Hand me my spears!
Nothing heralds the arrival of spring like asparagus. Fat or thin, the spears rise obediently with the season, perishing long before a tomato might make its acquaintance on a plate. Sure, you can buy asparagus year-round now, but why defy nature? These dishes from around town honor the beauties during their fleeting, precious prime.
At Revolutionary Soup, a springtime soup of local asparagus and shiitake mushrooms makes the weekly rounds. It’s light, bright, and vegetarian.
At tavola, garganelli (a more rustic version of penne) (1) gets dolled up for the primavera with asparagus, sweet peas, spring vidalia onions, preserved lemon, cream, mint, and pecorino tartufo—a sheep’s milk cheese studded with black truffle.
Blue Light Grill’s new chef Ian Boden (of the sadly shuttered Staunton Grocery) centers his debut menu around all things seasonal and his charred asparagus salad (2) with maple-glazed shiitakes in an egg yolk vinaigrette sings of spring.
Palladio’s insalata mista of local lettuces, shaved asparagus, and toasted pistachios dressed in a champagne vinaigrette and topped with a parmesan crisp is delicate and delectable.
The Clifton Inn combines charred asparagus (3) with spring onions, bacon, and dashi for a flavorful bed beneath grilled tuna.
Orzo Kitchen & Wine Bar stirs up a risotto—with asparagus, spinach, shallot, garlic, and tomato confit (4)—that’s as colorful and fragrant as the season.
Horse & Hound Gastropub gives vegetarians (or otherwise) a most satisfying option with its sesame-crusted, tempura-fried tofu over a risotto made with quinoa, scallions, and asparagus.—Megan J. Headley
Scent of a spear
It’s the sulfur-containing compounds in asparagus that make our urine smell as soon as 15 minutes after eating. Early investigators of this phenomenon thought that genetics had divided the world into stinkers and non-stinkers—just like tongue-rollers and non-tongue-rollers. But in the 1980s, after researchers had the foresight to waft a non-stinker’s urine under a stinker’s nose, they discovered that everyone’s urine stinks post-asparagus—it’s just that 20 percent of us can’t smell it.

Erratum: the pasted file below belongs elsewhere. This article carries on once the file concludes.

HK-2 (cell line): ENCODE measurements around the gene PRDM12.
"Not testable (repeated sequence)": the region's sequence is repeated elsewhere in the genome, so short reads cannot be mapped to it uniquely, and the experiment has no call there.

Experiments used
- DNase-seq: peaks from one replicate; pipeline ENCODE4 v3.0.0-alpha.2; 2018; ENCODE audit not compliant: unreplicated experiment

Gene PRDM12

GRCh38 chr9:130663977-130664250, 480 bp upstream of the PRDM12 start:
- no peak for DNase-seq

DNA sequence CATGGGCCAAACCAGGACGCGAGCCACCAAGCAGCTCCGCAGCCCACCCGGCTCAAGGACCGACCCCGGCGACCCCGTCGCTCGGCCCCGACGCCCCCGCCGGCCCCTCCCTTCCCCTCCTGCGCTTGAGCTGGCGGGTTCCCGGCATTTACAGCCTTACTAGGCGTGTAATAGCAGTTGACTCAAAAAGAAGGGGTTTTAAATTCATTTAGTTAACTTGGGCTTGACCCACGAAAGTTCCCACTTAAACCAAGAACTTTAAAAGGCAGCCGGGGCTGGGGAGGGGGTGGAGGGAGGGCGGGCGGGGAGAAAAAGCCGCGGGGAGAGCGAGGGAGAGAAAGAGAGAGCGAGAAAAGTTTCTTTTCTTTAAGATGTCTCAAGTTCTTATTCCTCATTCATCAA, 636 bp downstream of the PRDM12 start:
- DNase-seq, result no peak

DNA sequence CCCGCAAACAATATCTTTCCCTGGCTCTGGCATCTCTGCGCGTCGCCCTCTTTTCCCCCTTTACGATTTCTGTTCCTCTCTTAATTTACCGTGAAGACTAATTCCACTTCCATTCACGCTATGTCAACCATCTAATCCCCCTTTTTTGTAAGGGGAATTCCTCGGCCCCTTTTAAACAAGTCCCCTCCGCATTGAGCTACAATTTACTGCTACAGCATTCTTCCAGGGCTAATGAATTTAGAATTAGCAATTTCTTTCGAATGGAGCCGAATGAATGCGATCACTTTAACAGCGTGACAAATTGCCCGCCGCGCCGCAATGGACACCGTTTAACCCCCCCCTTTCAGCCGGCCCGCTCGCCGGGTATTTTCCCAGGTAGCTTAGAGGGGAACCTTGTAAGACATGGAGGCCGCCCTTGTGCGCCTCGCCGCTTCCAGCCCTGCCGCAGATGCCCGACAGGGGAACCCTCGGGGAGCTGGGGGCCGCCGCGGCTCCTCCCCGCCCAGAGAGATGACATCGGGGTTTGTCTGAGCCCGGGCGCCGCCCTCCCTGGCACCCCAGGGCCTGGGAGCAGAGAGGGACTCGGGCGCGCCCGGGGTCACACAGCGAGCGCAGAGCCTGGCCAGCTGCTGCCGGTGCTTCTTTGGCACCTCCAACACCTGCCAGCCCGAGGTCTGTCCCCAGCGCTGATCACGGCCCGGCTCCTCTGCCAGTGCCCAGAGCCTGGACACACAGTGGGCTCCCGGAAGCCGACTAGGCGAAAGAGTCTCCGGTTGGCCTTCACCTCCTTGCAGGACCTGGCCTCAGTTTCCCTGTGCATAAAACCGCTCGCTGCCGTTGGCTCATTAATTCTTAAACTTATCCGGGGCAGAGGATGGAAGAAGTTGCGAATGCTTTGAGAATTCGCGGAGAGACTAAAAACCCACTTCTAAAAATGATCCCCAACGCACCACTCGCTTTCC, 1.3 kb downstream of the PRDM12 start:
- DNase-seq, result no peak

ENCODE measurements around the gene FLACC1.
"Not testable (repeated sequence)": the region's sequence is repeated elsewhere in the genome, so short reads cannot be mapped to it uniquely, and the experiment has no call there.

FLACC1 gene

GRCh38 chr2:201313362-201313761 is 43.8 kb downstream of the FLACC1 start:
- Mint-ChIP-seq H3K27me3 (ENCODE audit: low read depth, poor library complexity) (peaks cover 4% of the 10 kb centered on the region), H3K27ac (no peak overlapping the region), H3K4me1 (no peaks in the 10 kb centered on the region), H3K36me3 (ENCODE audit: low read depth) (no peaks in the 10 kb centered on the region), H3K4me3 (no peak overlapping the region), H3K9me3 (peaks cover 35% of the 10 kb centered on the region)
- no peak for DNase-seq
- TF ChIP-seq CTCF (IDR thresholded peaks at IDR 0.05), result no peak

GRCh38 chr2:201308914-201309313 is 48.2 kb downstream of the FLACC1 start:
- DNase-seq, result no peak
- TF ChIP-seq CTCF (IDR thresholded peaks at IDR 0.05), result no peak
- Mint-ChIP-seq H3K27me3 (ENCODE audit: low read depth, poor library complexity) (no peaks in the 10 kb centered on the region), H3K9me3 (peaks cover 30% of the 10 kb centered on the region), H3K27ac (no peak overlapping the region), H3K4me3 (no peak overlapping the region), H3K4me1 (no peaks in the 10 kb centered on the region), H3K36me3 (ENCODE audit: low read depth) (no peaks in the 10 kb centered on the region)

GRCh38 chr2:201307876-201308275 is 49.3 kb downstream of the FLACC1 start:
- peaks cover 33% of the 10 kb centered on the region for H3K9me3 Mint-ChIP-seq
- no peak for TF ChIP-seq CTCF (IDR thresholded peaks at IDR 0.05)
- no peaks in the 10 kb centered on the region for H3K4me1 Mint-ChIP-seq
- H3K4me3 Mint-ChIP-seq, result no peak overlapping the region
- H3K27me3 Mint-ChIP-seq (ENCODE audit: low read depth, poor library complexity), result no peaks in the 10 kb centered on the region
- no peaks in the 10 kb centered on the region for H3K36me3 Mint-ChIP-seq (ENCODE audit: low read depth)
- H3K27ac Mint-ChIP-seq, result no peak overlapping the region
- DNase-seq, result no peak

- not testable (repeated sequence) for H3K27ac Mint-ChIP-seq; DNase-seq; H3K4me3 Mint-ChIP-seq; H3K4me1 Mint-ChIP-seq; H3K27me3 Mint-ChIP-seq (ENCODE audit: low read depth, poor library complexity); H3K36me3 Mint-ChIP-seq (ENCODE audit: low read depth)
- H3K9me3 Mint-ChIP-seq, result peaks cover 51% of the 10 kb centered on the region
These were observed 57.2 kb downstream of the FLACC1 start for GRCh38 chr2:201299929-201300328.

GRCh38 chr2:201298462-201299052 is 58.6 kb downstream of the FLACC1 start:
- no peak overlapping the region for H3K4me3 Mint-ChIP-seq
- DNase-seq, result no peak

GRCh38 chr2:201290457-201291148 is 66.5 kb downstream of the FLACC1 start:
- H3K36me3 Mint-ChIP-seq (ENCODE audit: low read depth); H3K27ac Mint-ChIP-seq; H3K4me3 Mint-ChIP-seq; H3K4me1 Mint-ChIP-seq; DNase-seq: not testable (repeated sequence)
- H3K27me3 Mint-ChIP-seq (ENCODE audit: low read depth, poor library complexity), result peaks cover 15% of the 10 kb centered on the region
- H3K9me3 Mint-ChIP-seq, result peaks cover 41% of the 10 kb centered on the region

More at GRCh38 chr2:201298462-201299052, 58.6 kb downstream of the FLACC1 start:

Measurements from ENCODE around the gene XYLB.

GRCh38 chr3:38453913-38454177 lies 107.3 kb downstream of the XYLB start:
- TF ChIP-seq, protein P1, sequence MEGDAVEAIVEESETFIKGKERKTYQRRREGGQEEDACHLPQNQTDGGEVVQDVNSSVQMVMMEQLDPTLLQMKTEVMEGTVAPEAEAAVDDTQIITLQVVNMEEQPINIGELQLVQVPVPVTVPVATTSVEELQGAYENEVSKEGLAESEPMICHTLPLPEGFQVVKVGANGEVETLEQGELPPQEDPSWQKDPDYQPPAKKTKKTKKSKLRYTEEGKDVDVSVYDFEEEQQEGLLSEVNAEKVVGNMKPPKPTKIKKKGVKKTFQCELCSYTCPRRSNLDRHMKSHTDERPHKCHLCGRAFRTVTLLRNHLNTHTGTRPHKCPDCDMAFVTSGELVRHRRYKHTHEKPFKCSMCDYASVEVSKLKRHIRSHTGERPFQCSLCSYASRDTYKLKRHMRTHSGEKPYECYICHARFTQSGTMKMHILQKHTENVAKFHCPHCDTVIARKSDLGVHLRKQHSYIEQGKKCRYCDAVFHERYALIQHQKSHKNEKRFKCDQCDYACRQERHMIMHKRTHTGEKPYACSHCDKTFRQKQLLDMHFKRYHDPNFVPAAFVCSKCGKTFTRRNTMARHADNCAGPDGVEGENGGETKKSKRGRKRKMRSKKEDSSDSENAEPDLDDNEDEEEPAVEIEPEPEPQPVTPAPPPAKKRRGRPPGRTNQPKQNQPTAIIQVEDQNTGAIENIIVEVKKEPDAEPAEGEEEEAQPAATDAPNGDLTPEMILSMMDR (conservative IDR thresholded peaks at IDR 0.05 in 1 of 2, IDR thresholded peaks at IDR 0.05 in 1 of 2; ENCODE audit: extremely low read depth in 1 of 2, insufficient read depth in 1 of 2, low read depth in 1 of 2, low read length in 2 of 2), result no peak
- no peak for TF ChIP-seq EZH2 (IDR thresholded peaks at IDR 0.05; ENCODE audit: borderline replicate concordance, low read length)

The ABCs of asparagi
Whiter shade of pale
White asparagus has been denied light while growing and has a milder flavor than green. Purple asparagus is higher in sugar and lower in fiber, but high in cancer-fighting phytochemicals.
Hunting and gathering
Choose bunches with plump, tightly closed tips and stems that aren’t dried out. Stalks should be bright green and firm. Kept cool and damp, uncooked asparagus will stay fresh for two to three days in the refrigerator. Store spears upright in a container with the stems wading in an inch of water or wrap the ends in moist paper towels and drop the bundle into a plastic bag.
Steam, boil, broil, grill, or roast asparagus, but don’t overdo it or you’ll lose its bright color and delicate flavor. Depending on the method you choose and the thickness of your spears, cooking will take from three to eight minutes. If you boil or steam them, be ready with a bowl of ice water for an immediate place to plunge them.
To peel or not to peel
Using a vegetable peeler to take off the outer layer of the asparagus stalk eliminates stringiness and allows the tips and stems to cook evenly. Some snap off the fibrous end, but that’s a waste of a perfectly good spear. Peeling renders all but the very end of the stem edible.—M.J.H.
Did you know?
Under ideal conditions, an asparagus spear can grow 10″ in a 24-hour period. In Croatia in 2010, five stalks were found that measured 12′ long. Talk about miracle grow!